About 3 hours later, I got a call from Firestone. They had the car up on the lift and the mechanic saw something he had never seen before. Apparently, the total undercarriage of my SUV was coated with over 1 foot of ice. They said they’d need to thaw the car before determining what was wrong. Needless to say, we did not drive to Tacoma that day. Around 5 p.m. Firestone called back and said they had finally melted enough of the ice to check the car out. They thought their might be a problem with the transmission and suggested I take it to a transmission shop in the morning.

So Monday morning, I picked the car up at Firestone and drove it to the transmission shop. It took them a couple of hours to determine nothing was wrong with the transmission. Though they did call me into the shop and under the lift to show me ice still packed into the nooks and crannies under my car and asked where I had been driving. They thawed more ice and sent me on my way. We hit Interstate 90 toward Seattle at around 10:30 a.m.

However, the car was not totally fine. I had a dead headlight (obtained while plowing through snow banks on Saturday morning) and the wiper fluid was frozen. Driving on the interstate freeway in winter without wiper fluid does not work very well. So, we stopped in Ritzville (about an hour west of Spokane) to get the headlight replaced and the wiper fluid unfrozen. It took about 2 hours – they had to thaw a block of ice in the wiper fluid reservoir, the wiper fluid lines, and the wiper fluid motor. But finally we were back on the road.

All went fine until we were about half way up and over the Cascade Mountains on Snoqualmie Pass. It was around 5:30 p.m., was snowing heavily, and very dark with almost no visibility (I was glad I got the headlight fixed). Not surprisingly, the State Patrol closed the road. Unfortunately for us, they closed it about 10 cars in front of us. If we had left Spokane 5 minutes earlier, we could have got over the pass. Instead, we found a hotel room for the night in Cle Elum.

Tuesday morning, we packed up and learned that the pass was still closed and Interstate 90 was closed both ways. We decided to try for White Pass (good thing, Snoqulamie Pass didn’t open until a day later). He had to first take back road east to Ellensburgh because the freeway was closed. But once at Ellensburg, we got back on the freeway and drove east and south to Yakima. There we got on the US Highway 12 to White Pass. The pass was open, but conditions were not good. However, we finally made it over the Cascades. Unfortunately, the highway to Tacoma from Highway 12 was closed due to snow and downed trees, and we had to take the long way around. We finally got home around 5:30 p.m. – a full two days later than we had planned. It had snowed about 13 inches at our house and we needed to shovel the berm created by the snowplow in front of our house to park.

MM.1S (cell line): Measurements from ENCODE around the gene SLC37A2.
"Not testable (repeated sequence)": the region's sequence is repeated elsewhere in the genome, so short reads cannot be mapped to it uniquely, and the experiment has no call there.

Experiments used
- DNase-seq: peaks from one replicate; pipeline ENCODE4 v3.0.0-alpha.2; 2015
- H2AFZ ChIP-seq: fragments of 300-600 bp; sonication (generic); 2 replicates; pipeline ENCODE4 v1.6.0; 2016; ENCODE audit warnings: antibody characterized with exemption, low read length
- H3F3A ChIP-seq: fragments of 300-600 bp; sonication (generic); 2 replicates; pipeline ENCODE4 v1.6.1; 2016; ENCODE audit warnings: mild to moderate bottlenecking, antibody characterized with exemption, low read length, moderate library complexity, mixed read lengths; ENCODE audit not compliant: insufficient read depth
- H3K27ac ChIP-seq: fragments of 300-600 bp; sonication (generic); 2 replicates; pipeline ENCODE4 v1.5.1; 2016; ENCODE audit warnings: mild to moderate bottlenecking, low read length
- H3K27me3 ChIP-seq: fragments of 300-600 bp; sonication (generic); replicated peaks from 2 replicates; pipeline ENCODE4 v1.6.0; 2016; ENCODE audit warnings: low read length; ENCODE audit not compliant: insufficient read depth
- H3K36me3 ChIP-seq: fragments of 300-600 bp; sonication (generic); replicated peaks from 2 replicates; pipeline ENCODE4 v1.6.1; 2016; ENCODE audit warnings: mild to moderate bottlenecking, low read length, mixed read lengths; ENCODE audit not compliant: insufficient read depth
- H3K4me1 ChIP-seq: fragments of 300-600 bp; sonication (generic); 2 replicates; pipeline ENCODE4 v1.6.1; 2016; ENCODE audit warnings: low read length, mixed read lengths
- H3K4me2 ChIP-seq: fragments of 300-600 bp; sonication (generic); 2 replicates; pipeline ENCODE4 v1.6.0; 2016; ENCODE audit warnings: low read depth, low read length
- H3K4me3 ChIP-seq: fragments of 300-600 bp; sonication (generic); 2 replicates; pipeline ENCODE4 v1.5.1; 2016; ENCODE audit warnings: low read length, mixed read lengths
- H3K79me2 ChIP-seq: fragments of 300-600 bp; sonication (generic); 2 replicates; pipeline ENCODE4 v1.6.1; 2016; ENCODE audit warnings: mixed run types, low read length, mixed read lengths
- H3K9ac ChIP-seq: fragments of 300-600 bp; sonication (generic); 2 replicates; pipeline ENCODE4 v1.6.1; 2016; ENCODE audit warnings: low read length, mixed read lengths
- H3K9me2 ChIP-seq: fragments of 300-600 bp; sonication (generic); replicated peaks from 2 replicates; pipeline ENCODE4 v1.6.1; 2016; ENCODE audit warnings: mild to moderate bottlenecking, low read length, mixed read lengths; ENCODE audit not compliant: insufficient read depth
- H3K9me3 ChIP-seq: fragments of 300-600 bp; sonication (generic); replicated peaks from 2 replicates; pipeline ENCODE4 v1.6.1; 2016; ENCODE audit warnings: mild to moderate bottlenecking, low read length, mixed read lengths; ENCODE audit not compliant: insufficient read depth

So, was all this worth it for some winter shots of the Palouse? You be the judge and let me know what you think of these shots.

This is the old Skeen School near Kamiak Butte. It’s amazing how it is still standing.

An old abandoned house near Farmington, Washington.

A red barn along Borgen Road in Idaho, east of Uniontown.

Two barns along Banner Road north of Pullman during a snowy period on Friday morning.

These horses didn’t seem to mind the blowing snow on Saturday morning.

Snow at Dave’s Old Truck yard in Sprague

Palouse Falls on Friday afternoon. The water was a dirty brown color, as was much of the ice. Black and white to the rescue!

 


Autumn in the Palouse

May and June are probably the most popular months for photography in the Palouse. But in preparing my up coming Palouse guide (to be published by Snapp Guides sometime next year), I thought I should visit the area in all seasons. The area is not known for fall colors, but there are a fair number of cottonwood, aspen and other trees to provide color in the area. So Tanya and I headed over to the Palouse in mid-October to see what we could find.

I only had a day and a half to explore and look for fall color. Not really enough time to cover the area, but from my previous explorations, I had a good idea where to look. I found that some of the cottonwoods were in prime color, but others had already lost most their leaves. Most the aspens were looking good, though some had lost a lot of leaves, and many smaller shrubs and scrubby trees had color as well.